The Jamaican authorities and those with social capital, those who wield hegemonic power in Jamaica, have always astounded me. I’m referring to the individuals who have the authority to select or nominate citizens and others in Jamaica and other countries for national awards.
The select committee, in my opinion, appears to be blinded at times as to who truly deserves “National Awards” – we have so many who have served Jamaica, but I have never heard their names called for awards. Look around at those who were once community titans but are now devoid of national recognition.
One more Jamaican has been left out of the list of recipients of the island’s national honors. I’m referring to the late Thom Bell, co-creator of Philadelphia Soul Music, composer, arranger, songwriter, singer, pianist, and producer of Soul music, which is an important part of popular music and popular culture. Without Jamaicans like Bell, soul music would not have had an international impact on popular music consumers. Bell died on December 22, 2022, in the United States.
Anyone who listened to the radio in the late 1960s, 1970s, and early 1980s, particularly RJR, would have been treated to the melodious songs of various soul singers singing songs written, arranged, and composed by Jamaican-born Bell, Gamble, and Huff on the record or LP labels on Sunday mornings, getting ready for school, or at night relaxing. Bell co-created the orchestrated “Sound of Philadelphia” style of soul music with Gamble, Huff, and Linda Creed. The fact that Bell was not an American but a native of Jamaica, a son born and bred in “Kingston town,” was mostly known to those immersed in pop culture literature.
Almost all of the melodious soul songs belted out that resonated with lovers and admirers of romantic and soothing music and reached the top of the record charts bore the Bell stamp and hallmark. Someone in the cultural or intellectual circles must have known that this great creator of the Philly Sound was a son of Jamaica.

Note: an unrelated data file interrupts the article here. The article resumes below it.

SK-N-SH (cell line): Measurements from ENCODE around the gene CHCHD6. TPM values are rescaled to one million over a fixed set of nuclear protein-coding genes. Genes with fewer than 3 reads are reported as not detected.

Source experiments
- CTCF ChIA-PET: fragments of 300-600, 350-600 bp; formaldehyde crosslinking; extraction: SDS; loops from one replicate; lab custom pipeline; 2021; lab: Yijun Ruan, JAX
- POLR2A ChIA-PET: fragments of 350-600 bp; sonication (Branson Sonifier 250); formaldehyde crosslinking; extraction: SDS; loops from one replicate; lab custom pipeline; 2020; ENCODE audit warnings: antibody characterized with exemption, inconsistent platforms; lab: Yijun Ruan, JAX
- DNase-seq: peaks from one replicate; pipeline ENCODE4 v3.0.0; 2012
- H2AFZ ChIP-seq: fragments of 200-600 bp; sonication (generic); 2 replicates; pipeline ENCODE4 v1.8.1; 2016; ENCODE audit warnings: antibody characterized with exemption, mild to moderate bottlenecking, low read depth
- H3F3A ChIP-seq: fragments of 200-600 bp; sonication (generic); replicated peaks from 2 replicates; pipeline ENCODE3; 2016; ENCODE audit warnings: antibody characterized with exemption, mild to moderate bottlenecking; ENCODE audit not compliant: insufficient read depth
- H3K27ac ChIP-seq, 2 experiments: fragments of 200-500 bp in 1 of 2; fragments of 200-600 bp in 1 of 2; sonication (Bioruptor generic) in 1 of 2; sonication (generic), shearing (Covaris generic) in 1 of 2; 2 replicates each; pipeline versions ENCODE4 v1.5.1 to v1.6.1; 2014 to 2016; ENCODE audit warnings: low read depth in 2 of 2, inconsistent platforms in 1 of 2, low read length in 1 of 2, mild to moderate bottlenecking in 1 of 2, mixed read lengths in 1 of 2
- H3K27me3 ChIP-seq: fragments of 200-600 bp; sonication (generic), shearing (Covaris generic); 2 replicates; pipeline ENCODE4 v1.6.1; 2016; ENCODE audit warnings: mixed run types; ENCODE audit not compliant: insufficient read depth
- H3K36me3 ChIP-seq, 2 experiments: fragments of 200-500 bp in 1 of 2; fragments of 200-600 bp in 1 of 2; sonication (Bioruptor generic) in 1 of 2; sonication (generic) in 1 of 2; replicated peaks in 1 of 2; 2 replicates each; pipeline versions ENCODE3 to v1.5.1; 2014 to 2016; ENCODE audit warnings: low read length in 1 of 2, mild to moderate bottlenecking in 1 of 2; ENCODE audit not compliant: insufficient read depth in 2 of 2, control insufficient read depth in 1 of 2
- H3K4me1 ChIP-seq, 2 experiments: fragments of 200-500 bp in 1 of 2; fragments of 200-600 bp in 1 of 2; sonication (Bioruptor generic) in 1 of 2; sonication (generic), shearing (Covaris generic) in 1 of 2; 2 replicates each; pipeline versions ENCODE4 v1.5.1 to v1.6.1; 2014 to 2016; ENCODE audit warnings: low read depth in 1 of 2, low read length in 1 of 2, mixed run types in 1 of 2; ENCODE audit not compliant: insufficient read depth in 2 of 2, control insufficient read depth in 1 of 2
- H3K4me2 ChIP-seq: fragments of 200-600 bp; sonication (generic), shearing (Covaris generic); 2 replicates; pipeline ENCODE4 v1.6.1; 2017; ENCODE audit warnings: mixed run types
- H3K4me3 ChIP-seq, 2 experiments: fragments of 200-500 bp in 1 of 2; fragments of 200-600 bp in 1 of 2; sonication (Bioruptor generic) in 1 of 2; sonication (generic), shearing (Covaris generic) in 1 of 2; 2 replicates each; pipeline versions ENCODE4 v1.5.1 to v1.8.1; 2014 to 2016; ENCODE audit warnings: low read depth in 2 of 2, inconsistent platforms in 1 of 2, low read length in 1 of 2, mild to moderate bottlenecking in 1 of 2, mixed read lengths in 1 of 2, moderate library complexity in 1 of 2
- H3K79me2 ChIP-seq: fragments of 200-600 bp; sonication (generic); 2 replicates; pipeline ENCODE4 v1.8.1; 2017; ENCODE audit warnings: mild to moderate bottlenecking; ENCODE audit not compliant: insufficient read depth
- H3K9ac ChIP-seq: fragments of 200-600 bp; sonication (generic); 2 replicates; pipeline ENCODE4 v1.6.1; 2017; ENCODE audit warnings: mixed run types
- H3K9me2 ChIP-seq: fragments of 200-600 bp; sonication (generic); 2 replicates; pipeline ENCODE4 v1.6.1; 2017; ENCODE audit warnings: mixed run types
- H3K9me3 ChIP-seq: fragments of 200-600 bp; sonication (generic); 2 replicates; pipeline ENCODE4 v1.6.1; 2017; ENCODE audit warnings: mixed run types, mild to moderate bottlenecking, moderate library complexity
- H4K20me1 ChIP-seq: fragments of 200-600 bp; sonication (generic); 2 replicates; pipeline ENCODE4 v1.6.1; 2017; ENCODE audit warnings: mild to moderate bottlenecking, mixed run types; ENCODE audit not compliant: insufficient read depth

“La -La” (means I Love You) by the Delfonics in 1968; “Didn’t I Blow Your Mind, This Time” by the Delfonics in 1970; All-time pop favorite “Stop, Look, Listen to Your Heart,” by the Stylistics in 1971; Betcha By Golly Wow by the Stylistics; Couldn’t Be I Am Falling In Love by the Stylistics. He also wrote songs for The O’jays, Harold Melvin and the Bluenotes, The Delfonics, Dusty Springfield, and Jerry Butler, among others.
Bell’s songs were loved and admired by young people in the late 1960s, 1970s, and 1980s. His songs were collectibles and gifts to loved ones, and they were pop songs you could sing or even recite to the person you wanted to be your lifelong partner. While Bob Marley was busy introducing reggae to his international audience, Bell had a market of millions in the United States, Europe, Africa, and the Caribbean, and his love for pop music created by Black Americans inspired him to write, arrange, and compose music that spanned nearly three decades.
To this day, the popularity of soul music, including Bell’s Philly Soul Music, has not waned due to a lack of airplay. Soul music will be played at some point during the day. The genre has never gone away. As the name implies, it is soul music, and because the soul does not die, soul music will not die. Modern occasions and events will require soul music, whether they are weddings, office parties, relaxing moments, Sunday morning specials, or cruising in a late-night airport pick-up.
Bell’s creation and signature on Soul will live on with us in the same way that Mozart, Chopin, Strauss, Beethoven, Handel, or Bach music did. It is past time for those in positions of power in this country to put aside their biases, nepotism, and political preferences and select those deserving of recognition. There are far too many citizens who have served this country – medical doctors, missionary pastors, community builders, and philanthropists – who have been sidelined and ignored over the years.
Yes, Bob Marley and Millie Small introduced Jamaican music to the world, but Bell created American music that Jamaicans and the rest of the world listened to for decades. His music was a staple on Sunday morning radio, radio evening programs, and house parties, as the genre he created came from the souls of singers of both African and Caucasian descent.
It is urgent and critical that those charged with the selection or awarding of National Awards begin to gather information and gain knowledge about the greatness of this musical genius who has spread one of the most popular musical genres around the world for nearly three decades.